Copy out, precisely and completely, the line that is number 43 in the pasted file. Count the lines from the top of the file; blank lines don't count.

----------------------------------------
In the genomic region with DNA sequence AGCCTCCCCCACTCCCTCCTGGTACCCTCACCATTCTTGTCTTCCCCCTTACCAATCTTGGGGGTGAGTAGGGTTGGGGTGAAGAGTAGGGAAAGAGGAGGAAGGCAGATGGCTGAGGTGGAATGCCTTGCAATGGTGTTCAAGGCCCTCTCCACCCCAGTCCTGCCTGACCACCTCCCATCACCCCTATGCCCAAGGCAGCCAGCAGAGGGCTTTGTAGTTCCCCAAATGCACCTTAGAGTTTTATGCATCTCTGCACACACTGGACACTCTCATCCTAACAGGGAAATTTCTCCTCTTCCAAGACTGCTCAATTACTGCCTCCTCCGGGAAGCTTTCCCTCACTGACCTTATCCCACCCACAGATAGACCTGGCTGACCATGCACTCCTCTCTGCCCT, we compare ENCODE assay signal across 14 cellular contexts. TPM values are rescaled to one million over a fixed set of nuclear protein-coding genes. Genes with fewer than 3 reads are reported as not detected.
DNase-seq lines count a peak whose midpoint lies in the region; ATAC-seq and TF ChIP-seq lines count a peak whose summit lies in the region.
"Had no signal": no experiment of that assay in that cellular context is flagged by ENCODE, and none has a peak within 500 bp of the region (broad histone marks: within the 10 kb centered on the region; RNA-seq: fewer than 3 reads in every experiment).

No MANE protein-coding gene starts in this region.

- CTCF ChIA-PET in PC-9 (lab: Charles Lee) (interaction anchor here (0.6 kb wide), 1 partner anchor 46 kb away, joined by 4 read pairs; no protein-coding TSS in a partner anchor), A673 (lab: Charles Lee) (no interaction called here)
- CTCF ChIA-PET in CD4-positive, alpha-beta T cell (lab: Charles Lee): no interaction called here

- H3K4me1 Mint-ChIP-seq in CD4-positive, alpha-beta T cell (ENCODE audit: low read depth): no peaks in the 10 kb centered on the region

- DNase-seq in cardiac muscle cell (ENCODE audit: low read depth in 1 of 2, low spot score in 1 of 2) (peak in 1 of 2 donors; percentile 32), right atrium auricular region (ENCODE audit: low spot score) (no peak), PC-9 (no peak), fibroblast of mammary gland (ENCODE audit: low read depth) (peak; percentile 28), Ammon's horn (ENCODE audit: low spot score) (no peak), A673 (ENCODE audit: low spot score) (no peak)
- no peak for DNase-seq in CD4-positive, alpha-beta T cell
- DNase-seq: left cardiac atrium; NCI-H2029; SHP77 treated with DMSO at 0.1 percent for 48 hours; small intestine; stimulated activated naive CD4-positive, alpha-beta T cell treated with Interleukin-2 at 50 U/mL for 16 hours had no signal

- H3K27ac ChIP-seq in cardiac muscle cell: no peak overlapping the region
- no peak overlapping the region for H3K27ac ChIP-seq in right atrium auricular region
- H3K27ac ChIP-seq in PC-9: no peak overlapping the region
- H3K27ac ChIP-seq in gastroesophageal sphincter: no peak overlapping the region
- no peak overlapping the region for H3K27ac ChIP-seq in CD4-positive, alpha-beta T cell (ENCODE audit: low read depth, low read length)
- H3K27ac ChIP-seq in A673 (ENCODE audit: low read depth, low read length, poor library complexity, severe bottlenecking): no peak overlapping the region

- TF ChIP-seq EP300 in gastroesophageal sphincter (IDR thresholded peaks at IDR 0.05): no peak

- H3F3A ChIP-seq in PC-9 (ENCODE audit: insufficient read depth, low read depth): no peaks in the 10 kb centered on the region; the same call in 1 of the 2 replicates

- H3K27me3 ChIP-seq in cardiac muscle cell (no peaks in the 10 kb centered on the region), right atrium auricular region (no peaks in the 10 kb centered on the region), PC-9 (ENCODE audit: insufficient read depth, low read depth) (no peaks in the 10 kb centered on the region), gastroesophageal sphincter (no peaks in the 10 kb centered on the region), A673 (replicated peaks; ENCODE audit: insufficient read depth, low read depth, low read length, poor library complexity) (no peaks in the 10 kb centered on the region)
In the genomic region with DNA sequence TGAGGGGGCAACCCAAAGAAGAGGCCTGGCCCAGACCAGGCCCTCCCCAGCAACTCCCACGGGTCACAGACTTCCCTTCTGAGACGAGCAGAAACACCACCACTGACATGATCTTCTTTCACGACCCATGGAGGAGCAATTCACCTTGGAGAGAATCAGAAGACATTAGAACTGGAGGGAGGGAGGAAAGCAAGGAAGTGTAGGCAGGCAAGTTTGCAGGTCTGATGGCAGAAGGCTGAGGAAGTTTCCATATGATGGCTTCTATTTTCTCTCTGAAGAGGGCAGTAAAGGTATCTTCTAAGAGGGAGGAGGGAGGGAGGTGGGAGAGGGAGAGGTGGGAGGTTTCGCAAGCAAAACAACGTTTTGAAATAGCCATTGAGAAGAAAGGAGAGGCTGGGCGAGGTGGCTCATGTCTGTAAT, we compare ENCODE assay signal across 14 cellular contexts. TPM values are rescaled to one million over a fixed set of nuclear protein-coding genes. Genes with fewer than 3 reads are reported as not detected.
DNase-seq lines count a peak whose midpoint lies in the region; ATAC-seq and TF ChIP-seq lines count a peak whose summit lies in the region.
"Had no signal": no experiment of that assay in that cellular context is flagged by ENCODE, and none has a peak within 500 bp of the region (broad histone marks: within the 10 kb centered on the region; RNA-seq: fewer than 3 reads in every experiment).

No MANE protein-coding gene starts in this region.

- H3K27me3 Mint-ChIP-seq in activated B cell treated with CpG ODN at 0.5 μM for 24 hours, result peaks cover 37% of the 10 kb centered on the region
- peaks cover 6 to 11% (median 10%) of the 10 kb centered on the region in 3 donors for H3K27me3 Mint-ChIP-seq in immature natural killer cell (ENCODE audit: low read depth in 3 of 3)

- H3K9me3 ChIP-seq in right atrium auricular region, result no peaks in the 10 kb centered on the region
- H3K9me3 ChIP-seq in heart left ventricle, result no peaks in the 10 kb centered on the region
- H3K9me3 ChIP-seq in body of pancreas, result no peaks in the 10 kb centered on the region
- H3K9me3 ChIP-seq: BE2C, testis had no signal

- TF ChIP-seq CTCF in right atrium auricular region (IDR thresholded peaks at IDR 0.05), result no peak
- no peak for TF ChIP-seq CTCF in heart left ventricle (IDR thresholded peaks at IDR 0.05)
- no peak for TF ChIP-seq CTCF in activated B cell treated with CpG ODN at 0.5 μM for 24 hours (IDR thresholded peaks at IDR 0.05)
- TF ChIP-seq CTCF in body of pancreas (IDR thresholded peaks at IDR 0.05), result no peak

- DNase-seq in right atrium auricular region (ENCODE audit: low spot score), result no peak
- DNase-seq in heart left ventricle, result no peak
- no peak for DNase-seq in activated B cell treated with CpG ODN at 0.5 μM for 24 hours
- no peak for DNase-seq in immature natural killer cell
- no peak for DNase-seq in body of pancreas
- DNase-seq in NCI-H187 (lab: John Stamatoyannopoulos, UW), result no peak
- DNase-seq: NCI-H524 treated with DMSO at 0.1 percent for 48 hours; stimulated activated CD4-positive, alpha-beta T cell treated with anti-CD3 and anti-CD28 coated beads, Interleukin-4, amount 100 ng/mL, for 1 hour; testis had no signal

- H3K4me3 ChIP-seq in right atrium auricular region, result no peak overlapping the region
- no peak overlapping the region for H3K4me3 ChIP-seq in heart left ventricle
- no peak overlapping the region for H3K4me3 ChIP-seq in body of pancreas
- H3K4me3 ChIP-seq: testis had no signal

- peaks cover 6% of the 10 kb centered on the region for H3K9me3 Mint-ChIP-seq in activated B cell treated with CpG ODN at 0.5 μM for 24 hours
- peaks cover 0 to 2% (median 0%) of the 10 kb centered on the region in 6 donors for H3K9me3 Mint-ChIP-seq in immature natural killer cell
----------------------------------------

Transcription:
- no peak overlapping the region for H3K4me3 ChIP-seq in body of pancreas